Defensive items, including daggers and the stun gun, can be handy when you can’t fend a zombie off, but try not to rely on them. Like most helpful things in Resident Evil, they’re in short supply. And while you start off the game with a combat knife, it’s virtually useless. Store it away at your first opportunity.
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2. Be smart with your inventory
Jill or Chris can only carry a miserable eight items at a time, which will drive you absolutely batty as you play the game. The rest have to be stored in the item boxes that are handily placed in the same zombie-proof rooms that house typewriters in and around the Spencer mansion. These are linked via some strange paranormal phenomenon, so that a shotgun shoved in a chest in the East Wing will also be accessible from the chest in the West.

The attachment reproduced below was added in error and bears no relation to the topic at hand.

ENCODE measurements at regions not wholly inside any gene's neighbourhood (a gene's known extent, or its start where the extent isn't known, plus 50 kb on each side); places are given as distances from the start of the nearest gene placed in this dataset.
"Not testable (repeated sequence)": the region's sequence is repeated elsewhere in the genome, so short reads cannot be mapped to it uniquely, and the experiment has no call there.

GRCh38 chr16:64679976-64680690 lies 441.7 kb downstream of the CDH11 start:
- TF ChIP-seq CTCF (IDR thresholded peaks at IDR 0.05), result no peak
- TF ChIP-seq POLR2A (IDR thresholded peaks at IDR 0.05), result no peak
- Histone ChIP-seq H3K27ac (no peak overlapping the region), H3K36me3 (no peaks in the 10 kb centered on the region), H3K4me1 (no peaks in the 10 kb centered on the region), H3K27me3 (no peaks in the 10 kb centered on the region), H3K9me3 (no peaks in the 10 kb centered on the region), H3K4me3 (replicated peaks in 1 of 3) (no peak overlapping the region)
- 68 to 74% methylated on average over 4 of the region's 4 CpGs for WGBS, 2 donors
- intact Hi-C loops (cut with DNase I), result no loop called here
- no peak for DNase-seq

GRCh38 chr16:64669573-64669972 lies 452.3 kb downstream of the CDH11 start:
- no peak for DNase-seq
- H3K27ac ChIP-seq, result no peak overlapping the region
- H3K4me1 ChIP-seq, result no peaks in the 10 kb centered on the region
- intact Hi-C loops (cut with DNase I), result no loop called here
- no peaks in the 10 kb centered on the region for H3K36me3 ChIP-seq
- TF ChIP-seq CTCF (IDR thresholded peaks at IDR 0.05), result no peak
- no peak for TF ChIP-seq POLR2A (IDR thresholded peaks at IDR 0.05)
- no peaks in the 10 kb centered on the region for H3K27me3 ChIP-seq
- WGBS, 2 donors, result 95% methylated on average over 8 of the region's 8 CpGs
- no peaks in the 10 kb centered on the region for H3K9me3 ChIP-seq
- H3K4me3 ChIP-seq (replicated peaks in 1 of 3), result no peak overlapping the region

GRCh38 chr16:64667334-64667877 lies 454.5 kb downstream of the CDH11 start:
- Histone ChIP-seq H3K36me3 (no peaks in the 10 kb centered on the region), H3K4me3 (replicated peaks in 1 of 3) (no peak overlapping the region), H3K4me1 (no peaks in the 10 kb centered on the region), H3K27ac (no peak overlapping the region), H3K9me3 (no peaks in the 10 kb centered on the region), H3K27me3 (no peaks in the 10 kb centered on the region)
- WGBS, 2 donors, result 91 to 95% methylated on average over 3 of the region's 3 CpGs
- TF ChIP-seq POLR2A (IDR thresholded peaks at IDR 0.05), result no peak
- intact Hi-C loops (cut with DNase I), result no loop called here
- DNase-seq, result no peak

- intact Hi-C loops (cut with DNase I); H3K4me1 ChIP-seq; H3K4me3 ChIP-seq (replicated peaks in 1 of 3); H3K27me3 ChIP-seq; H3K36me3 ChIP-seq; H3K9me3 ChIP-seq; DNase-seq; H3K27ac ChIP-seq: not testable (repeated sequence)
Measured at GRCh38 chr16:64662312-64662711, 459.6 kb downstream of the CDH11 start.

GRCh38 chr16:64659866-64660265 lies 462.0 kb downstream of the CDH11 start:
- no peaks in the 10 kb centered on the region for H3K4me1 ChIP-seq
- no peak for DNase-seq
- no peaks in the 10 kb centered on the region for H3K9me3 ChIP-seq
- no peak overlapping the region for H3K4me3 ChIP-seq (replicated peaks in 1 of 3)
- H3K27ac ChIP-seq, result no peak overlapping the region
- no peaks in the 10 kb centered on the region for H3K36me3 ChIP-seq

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The trick is to keep the minimum of items with you that you need to handle the next section of the game. That usually means carrying one weapon at a time with its required ammo, one health item and the key needed to unlock the doors you need opened in the immediate future, the lighter and the kerosene (more on these later) plus any puzzle-related object that you’re sure you’re going to need very soon. Otherwise, chances are that you’ll fill up your eight slots, then find a crucial item, which will then necessitate going back to the item box, dropping something off then returning to the item to pick it up. Sod’s law says that you’ll end up dying on the way there or the way back.
The downside? You might only find out you need an item when you get to the point where it’s needed. Welcome to the Resident Evil school of trial and error.